“I didn’t move it,” he said. “I kicked it, because it was in my way. Anything gets in my way, I kick it.” He demonstrated his brand-new approach to life’s problems by lashing out at the stanchion with his foot and toppling it over. His shoes were thinner than he had realised and the contact with the corner of the square post sent waves of pain racing up his leg, but he stood his ground without flinching and waited for annihilation. Cleet’s mouth sagged open with amazement, a process which occurred in stages, like the gradual collapse of a suspension bridge. He took a deep breath, a huge machine fuelling up for some monstrous feat of destruction, then sank to his knees and cradled the fallen stanchion in his arms.

“Wadja do that for?” he whimpered. “You’ve scuffed the paint. What’s Lieutenant Toogood gonna say?”

“I don’t care,” Peace said, taken aback.

“It’s all right for you—but I’m responsible for these stanchions.” Cleet raised his eyes in reproach. “I know your type, Peace. You’re nothin’ but a bully.”

“Listen…” Peace shuffled his feet, partly in embarrassment, partly to ease the throbbing in his injured toe.

“Don’t kick me!” Cleet cringed back to what he considered a safe distance before speaking again. “I’m gonna report you to Lieutenant Toogood, Peace. The Lieutenant will fix you, all right. You’ll see. You’re gonna be tweakin’ yourself from now till Christmas. You’ll see. By the time the Lieutenant’s finished with you your tits are gonna be upside down. You’ll see.”

He spun around and hurried off down the hall. His conical form was trembling with agitation and he was visibly springing clear of the floor with every step. The group of recruits watched his departure in silence, then— as if responding to a signal—crowded around Peace, overturning the rest of Cleet’s stanchions as they did so.

“I never saw anything like that,” one man said, grabbing Peace’s hand and shaking it. “I thought that big gorilla would eat you, but you had him sized up right from the start. How did you do it?”

“It’s a knack,” Peace said weakly. His self-destructive impulse had faded and he was beginning to fear that the moment of recklessness had made the outlook for his future even bleaker than before. “I wonder what this Lieutenant Toogood’s like? If somebody like Cleet is afraid of him…”

Ryan eyed the door through which Cleet had vanished. “I don’t like the way things are going, men. I think I’ll only stay in the Legion long enough to do the basic training and get a free trip to some other world.” Those near him, still recovering from the mental stress of having looked at Cleet, gave murmurs which indicated they had similar plans.

The realization that he was the only man present who had not had the foresight to prepare an escape route from the Legion depressed Peace even further. In a bid to make some reparation for his bad conduct he began uprighting the fallen stanchions and adjusting the linking rope.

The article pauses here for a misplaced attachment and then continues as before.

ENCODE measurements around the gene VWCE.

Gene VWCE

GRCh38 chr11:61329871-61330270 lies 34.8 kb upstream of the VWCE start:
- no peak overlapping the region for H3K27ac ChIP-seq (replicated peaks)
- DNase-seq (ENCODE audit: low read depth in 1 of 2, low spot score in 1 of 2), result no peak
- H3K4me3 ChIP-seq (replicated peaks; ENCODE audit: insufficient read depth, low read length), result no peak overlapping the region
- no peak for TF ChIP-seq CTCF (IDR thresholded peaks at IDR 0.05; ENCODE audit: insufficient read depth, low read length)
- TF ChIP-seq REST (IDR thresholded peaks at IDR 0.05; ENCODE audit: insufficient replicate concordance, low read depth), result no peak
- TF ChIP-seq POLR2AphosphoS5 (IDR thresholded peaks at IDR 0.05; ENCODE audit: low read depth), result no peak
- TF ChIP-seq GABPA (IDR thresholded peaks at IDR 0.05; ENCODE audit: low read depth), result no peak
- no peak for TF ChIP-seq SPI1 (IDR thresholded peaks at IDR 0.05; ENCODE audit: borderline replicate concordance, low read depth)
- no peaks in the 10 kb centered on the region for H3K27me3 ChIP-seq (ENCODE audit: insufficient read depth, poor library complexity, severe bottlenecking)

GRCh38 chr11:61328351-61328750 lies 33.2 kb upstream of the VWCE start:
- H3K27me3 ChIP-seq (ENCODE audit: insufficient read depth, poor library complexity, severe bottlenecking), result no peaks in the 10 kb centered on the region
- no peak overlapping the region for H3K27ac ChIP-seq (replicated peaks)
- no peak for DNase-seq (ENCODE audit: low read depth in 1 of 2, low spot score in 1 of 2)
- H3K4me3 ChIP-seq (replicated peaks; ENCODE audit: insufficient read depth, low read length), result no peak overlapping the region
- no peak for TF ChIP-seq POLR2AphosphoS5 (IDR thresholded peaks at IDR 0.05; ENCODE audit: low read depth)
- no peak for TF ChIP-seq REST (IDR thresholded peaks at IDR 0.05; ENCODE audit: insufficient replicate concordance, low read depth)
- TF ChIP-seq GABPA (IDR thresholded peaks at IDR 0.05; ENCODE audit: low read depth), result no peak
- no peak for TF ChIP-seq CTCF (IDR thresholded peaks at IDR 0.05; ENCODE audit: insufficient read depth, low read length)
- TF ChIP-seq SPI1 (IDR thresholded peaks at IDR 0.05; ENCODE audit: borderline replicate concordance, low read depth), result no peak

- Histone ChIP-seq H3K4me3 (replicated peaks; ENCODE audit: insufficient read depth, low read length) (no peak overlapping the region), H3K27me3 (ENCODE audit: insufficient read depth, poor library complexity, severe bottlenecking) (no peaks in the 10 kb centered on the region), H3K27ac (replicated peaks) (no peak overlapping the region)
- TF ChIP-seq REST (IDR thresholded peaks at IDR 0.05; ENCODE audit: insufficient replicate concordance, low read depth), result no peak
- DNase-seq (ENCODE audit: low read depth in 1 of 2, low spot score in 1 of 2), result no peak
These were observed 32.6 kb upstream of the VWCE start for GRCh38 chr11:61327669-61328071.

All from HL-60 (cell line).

He had almost completed the task when there was the sound of approaching footsteps.

Looking up he saw a spruce, handsome young officer who had a cigarette in one hand and a sheaf of papers in the other. His red-brown hair was worn in the traditional military style—full in the front and long enough to touch his collar at the back.

“I’m Lieutenant Toogood,” he announced. He paused while the group of recruits—Peace among them—produced an assortment of ragged salutes, bows, curtsies and heel-clicks in their eagerness to show respect, then shook his head.

“You can forget all your preconceived notions about saluting officers,” Toogood said. “We don’t bother with that sort of thing in the 203rd. That’s all part of an ancient disciplinary system which was designed to inculcate the habit of complete obedience, and as such it’s no longer required. The old time-consuming square-bashing and spit-and polish nonsense has all been done away with, too—that’s good to know, isn’t it?”

“Yes, sir.” Sheepish smiles broke out among the recruits.

Toogood tapped the lump of the command enforcer in his throat. “After all, why should we waste all that time and money when you’re already conditioned to the point where if I told you to go and cut your throats you’d dash right out and do it?”

The recruits’ smiles abruptly vanished.

“The present system, while greatly superior to the old methods, places a crushing load of responsibility on your officers. Suppose, for example, that one of you behaved in such a way as to make me lose my temper, and I—unthinkingly, of course—shouted the sort of thing that people sometimes say when they are angry … the results could be catastrophic.” Toogood puffed luxuriously on his cigarette for a moment while the imaginations of his audience ran riot. “Think how awful I’d feel afterwards. Think how awful you’d feel.”